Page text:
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Small intestinal bacterial overgrowth (SIBO) is a condition in which excess bacteria inhabit the small intestine and cause intestinal symptoms.
This overgrowth of bacteria can also cause fat malabsorption and vitamin deficiencies.
Although antibiotics are usually the first line of treatment for SIBO, diet may also play a role in managing SIBO.
This article explains what to eat and avoid with SIBO and provides a sample SIBO diet menu.
What is SIBO?
SIBO is a condition that occurs when excess bacteria grow in the small intestine and cause digestive symptoms.
SIBO is thought to develop when bacteria pass from the large intestine into the small intestine, which normally contains few bacteria (1).
Other potential causes of SIBO include low levels of stomach acid, an unusually slow passage of digested food through the small intestine, and a weakened immune system.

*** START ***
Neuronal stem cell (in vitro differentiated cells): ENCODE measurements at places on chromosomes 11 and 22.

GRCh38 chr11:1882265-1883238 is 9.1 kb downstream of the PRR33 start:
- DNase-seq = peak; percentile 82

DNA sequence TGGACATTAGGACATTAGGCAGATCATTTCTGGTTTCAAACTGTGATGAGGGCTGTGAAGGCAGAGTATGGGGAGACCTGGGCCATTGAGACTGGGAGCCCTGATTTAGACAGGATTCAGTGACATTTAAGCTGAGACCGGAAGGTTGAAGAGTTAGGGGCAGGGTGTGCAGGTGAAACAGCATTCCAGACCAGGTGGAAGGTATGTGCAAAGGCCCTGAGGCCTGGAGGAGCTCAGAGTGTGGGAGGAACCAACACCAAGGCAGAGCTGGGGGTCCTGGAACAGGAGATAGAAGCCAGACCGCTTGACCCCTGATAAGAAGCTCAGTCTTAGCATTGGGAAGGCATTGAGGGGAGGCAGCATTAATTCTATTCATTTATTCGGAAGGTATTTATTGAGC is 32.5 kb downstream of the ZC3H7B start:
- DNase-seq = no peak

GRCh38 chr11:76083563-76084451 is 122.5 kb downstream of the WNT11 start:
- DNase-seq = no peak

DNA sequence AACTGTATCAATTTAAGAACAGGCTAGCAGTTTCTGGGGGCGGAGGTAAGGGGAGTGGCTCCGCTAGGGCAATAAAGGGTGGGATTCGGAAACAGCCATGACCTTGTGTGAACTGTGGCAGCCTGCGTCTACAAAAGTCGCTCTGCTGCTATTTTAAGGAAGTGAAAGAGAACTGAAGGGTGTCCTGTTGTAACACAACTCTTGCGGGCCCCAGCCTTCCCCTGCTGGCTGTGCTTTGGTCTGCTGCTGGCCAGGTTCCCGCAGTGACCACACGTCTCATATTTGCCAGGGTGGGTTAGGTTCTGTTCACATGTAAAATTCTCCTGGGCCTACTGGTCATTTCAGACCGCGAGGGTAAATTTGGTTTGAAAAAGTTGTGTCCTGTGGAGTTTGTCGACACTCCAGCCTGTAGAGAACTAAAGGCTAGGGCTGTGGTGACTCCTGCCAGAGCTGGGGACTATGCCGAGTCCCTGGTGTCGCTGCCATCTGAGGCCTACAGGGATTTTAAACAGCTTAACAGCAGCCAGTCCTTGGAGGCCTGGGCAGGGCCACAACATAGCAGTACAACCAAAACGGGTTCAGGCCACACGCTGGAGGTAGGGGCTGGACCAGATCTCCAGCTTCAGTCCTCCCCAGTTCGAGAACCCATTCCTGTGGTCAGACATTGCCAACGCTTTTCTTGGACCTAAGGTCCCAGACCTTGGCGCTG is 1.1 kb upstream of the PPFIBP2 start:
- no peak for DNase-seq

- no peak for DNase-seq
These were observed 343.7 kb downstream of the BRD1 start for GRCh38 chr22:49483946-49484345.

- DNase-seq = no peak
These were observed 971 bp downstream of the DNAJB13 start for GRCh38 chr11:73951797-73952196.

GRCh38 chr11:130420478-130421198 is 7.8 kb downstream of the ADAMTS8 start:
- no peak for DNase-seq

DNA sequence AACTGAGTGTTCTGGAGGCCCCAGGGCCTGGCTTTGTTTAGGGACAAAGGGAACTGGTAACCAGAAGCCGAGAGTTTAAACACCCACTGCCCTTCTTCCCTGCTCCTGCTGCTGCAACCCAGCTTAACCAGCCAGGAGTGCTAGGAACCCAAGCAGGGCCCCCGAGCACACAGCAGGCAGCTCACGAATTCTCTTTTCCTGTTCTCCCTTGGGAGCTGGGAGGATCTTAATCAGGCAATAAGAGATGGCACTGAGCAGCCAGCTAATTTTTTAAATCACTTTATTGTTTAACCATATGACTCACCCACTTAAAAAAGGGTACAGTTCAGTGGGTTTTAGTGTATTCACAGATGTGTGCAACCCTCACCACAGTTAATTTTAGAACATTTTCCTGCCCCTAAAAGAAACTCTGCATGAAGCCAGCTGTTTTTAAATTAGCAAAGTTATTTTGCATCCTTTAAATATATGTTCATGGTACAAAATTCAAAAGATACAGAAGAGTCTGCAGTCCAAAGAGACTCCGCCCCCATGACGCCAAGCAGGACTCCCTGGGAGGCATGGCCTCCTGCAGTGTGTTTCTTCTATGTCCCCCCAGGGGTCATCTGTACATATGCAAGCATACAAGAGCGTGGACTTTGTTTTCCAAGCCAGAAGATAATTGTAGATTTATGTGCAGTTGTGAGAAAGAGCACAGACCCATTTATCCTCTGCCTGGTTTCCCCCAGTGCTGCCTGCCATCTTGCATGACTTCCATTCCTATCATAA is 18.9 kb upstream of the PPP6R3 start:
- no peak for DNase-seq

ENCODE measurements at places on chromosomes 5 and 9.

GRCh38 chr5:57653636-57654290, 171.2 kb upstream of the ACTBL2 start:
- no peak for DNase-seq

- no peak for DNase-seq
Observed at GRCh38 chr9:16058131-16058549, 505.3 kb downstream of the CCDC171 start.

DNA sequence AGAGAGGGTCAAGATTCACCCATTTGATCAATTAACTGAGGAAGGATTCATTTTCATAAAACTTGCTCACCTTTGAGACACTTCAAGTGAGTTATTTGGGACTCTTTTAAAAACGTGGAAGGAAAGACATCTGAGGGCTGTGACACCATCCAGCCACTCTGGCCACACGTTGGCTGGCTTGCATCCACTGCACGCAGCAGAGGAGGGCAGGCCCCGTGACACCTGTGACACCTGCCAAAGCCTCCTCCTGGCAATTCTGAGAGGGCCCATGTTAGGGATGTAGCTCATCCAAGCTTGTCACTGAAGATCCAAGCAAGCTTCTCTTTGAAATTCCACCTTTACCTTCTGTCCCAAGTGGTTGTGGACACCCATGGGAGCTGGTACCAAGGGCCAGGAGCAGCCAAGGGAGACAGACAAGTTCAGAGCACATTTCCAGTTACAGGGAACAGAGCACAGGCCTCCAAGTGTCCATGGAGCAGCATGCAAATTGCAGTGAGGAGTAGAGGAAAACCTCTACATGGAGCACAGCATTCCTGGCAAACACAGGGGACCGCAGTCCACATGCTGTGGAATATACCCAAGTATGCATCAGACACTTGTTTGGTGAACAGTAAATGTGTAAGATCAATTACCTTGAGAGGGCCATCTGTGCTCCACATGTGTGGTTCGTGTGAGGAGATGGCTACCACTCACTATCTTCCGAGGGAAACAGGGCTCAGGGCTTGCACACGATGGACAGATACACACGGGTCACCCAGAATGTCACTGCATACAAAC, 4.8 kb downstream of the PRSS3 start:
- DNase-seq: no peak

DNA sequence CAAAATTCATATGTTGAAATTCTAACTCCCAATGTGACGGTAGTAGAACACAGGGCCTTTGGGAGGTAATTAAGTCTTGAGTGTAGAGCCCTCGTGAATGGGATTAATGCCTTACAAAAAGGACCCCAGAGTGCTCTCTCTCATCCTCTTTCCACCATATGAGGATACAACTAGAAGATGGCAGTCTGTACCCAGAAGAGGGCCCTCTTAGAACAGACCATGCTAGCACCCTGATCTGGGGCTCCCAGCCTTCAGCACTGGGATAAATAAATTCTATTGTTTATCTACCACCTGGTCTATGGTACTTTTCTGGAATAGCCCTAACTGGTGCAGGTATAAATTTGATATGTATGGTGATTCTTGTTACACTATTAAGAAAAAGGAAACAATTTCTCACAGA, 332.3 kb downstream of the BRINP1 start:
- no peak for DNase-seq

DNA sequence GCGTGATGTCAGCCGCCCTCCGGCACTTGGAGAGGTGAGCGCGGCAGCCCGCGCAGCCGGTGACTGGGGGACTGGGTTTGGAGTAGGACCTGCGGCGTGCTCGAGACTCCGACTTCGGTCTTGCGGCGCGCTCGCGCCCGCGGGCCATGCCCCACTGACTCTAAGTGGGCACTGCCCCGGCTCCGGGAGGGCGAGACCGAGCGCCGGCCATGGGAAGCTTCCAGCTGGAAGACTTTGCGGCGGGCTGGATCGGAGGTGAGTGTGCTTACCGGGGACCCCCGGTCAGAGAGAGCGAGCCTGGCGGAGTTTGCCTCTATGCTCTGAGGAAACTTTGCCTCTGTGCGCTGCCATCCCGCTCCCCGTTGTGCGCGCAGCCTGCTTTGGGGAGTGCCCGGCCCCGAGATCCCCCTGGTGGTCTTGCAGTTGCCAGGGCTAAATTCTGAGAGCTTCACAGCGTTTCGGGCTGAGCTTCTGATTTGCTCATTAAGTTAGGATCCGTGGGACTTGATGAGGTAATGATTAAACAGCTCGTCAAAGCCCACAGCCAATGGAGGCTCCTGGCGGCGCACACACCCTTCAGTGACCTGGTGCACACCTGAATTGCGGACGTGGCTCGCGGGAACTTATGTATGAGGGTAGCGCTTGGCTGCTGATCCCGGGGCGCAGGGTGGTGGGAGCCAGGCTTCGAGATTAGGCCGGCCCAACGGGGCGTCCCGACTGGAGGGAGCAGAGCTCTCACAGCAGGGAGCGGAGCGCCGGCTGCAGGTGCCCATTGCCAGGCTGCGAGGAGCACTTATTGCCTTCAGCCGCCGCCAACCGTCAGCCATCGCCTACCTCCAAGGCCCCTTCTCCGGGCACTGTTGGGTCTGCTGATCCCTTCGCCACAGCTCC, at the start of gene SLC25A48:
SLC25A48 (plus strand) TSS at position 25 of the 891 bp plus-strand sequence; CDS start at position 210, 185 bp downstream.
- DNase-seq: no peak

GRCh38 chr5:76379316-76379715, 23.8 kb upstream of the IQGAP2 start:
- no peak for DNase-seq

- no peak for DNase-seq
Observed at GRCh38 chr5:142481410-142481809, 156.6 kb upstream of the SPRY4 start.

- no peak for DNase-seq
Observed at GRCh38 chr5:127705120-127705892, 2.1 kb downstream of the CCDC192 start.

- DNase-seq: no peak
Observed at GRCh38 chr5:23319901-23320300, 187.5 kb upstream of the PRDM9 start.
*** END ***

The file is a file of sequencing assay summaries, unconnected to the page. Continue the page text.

Risk factors for SIBO include (2):
- chronic opiate use
- chronic antacid use
- Crohn’s disease
- ulcerative colitis
- irritable bowel syndrome
- nonalcoholic fatty liver disease (NAFLD)
- leaky gut
Female gender and older age are also risk factors for SIBO.
Symptoms and treatment
The symptoms of SIBO are nonspecific and generally include (1):
- abdominal pain
- excessive gas
- brain fog
These symptoms vary in frequency, duration, and severity.
SIBO can also cause fat malabsorption, leading to fatty stools, unintentional weight loss, and deficiencies in fat-soluble vitamins, A, D, and E (3).
Levels of vitamin K, another fat-soluble vitamin, and folate are usually increased since bacteria produce them (3).
Intestinal inflammation and increased bacterial usage of nutrients can also cause deficiencies in certain B vitamins, especially B12.